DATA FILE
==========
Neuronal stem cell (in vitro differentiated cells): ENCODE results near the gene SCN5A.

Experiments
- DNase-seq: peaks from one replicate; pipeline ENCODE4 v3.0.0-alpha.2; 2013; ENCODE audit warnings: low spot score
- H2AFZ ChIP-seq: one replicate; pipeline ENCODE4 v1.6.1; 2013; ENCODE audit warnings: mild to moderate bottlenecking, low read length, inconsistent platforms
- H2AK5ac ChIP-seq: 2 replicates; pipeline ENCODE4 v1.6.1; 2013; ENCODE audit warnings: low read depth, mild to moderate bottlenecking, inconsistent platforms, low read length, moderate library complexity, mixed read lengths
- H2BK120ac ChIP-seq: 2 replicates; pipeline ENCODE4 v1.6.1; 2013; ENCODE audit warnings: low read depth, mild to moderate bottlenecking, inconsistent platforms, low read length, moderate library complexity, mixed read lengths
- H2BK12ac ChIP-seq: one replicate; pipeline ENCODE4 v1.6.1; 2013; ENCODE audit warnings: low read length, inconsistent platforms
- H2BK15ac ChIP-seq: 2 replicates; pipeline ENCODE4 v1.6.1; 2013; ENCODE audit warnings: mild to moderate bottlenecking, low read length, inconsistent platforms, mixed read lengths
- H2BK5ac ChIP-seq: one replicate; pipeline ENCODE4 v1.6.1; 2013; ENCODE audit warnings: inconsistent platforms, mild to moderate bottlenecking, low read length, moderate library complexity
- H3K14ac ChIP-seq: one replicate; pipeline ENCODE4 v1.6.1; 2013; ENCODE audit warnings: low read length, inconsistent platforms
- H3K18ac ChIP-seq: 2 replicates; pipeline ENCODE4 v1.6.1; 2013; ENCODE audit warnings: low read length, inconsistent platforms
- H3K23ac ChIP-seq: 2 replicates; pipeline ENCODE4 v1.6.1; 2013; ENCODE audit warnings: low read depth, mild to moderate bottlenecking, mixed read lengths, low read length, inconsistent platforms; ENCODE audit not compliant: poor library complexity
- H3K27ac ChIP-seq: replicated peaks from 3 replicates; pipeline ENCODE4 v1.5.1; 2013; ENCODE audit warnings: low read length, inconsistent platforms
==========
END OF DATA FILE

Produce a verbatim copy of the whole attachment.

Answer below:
Neuronal stem cell (in vitro differentiated cells): ENCODE results near the gene SCN5A.

Experiments
- DNase-seq: peaks from one replicate; pipeline ENCODE4 v3.0.0-alpha.2; 2013; ENCODE audit warnings: low spot score
- H2AFZ ChIP-seq: one replicate; pipeline ENCODE4 v1.6.1; 2013; ENCODE audit warnings: mild to moderate bottlenecking, low read length, inconsistent platforms
- H2AK5ac ChIP-seq: 2 replicates; pipeline ENCODE4 v1.6.1; 2013; ENCODE audit warnings: low read depth, mild to moderate bottlenecking, inconsistent platforms, low read length, moderate library complexity, mixed read lengths
- H2BK120ac ChIP-seq: 2 replicates; pipeline ENCODE4 v1.6.1; 2013; ENCODE audit warnings: low read depth, mild to moderate bottlenecking, inconsistent platforms, low read length, moderate library complexity, mixed read lengths
- H2BK12ac ChIP-seq: one replicate; pipeline ENCODE4 v1.6.1; 2013; ENCODE audit warnings: low read length, inconsistent platforms
- H2BK15ac ChIP-seq: 2 replicates; pipeline ENCODE4 v1.6.1; 2013; ENCODE audit warnings: mild to moderate bottlenecking, low read length, inconsistent platforms, mixed read lengths
- H2BK5ac ChIP-seq: one replicate; pipeline ENCODE4 v1.6.1; 2013; ENCODE audit warnings: inconsistent platforms, mild to moderate bottlenecking, low read length, moderate library complexity
- H3K14ac ChIP-seq: one replicate; pipeline ENCODE4 v1.6.1; 2013; ENCODE audit warnings: low read length, inconsistent platforms
- H3K18ac ChIP-seq: 2 replicates; pipeline ENCODE4 v1.6.1; 2013; ENCODE audit warnings: low read length, inconsistent platforms
- H3K23ac ChIP-seq: 2 replicates; pipeline ENCODE4 v1.6.1; 2013; ENCODE audit warnings: low read depth, mild to moderate bottlenecking, mixed read lengths, low read length, inconsistent platforms; ENCODE audit not compliant: poor library complexity
- H3K27ac ChIP-seq: replicated peaks from 3 replicates; pipeline ENCODE4 v1.5.1; 2013; ENCODE audit warnings: low read length, inconsistent platforms